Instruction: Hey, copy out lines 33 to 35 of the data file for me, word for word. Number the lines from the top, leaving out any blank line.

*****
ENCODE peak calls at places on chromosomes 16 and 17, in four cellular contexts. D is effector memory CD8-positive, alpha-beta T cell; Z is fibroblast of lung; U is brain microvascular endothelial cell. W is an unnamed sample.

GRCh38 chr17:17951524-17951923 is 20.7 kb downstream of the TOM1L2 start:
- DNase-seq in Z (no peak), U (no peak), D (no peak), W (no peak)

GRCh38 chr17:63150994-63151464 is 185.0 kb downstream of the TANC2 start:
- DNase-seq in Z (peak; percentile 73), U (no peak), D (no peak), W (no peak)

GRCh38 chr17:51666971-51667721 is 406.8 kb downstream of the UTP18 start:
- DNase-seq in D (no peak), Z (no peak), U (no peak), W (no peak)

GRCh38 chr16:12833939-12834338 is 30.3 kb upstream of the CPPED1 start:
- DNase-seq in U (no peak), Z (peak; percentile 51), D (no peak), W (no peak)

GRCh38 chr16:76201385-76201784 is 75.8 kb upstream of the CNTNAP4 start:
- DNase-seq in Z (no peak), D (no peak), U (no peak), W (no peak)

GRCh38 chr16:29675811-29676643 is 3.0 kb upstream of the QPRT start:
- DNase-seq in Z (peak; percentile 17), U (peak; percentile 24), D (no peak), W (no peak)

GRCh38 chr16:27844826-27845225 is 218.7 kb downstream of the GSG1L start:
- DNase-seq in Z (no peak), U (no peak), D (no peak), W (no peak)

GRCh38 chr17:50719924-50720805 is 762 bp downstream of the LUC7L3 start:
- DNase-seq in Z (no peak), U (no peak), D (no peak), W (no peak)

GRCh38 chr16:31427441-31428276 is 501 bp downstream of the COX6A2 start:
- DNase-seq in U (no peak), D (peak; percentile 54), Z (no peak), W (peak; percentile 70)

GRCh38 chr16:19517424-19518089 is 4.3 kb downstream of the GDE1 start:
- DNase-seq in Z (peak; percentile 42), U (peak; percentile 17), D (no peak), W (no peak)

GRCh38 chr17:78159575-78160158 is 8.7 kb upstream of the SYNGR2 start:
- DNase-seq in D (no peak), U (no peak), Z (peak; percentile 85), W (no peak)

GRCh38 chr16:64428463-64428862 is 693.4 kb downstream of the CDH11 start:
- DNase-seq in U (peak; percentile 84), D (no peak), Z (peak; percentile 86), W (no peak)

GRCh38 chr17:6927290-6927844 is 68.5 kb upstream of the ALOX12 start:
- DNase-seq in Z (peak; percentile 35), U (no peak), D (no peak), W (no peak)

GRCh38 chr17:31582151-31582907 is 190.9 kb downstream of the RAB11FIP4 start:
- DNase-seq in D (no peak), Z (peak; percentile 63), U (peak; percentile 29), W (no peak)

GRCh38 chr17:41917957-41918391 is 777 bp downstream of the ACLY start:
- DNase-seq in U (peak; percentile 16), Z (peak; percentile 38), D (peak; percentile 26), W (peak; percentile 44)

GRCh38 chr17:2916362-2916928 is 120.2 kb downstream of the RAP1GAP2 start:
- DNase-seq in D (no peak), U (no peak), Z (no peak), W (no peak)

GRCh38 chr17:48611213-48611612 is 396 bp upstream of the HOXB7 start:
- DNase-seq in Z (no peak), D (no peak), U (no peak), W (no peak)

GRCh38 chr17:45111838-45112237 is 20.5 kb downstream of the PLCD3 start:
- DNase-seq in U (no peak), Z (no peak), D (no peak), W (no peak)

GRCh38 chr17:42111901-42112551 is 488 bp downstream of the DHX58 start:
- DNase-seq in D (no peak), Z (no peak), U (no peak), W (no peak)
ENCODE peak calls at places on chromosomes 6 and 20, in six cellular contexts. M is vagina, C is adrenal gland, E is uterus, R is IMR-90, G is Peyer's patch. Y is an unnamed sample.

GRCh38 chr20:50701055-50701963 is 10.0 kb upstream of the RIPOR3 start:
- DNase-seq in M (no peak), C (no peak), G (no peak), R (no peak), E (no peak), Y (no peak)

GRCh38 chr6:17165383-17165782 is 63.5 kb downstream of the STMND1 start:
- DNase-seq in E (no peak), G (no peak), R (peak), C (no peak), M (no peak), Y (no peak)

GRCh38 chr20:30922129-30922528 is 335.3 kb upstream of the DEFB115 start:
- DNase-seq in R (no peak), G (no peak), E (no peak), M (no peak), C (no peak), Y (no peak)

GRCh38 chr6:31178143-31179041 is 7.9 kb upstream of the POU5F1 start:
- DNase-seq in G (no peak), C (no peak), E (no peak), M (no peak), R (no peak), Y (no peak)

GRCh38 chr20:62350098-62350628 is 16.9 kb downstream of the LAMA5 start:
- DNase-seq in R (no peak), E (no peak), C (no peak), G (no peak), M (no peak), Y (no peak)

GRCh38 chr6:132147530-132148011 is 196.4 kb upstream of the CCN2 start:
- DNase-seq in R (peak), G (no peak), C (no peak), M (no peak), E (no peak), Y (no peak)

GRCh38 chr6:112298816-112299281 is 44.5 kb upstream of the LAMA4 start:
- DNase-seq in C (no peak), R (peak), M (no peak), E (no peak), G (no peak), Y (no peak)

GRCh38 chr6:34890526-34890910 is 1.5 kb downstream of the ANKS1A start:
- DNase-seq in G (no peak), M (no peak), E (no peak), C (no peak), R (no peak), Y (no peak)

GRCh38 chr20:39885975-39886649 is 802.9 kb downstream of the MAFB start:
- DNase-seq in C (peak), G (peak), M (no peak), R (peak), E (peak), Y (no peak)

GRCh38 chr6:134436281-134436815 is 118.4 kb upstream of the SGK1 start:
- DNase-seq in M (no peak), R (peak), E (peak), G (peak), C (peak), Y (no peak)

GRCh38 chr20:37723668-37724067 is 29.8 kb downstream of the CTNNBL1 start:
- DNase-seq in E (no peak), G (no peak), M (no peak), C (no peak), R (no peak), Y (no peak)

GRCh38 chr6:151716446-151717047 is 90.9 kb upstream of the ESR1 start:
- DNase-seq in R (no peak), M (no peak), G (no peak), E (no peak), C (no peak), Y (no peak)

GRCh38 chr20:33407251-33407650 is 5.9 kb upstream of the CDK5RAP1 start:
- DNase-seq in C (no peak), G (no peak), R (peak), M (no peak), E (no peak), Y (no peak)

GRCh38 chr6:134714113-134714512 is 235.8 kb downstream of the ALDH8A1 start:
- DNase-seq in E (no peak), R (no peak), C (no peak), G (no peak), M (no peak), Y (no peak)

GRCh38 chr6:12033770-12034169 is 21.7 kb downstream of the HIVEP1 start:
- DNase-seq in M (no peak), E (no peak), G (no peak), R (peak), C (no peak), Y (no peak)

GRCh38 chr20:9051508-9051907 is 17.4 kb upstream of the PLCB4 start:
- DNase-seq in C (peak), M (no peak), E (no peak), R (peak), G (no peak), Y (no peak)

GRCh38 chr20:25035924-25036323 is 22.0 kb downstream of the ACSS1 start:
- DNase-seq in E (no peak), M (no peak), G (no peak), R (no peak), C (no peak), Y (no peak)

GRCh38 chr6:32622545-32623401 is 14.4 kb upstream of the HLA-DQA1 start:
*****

- DNase-seq in D (no peak), U (no peak), Z (no peak), W (no peak)

GRCh38 chr17:48611213-48611612 is 396 bp upstream of the HOXB7 start:
- DNase-seq in Z (no peak), D (no peak), U (no peak), W (no peak)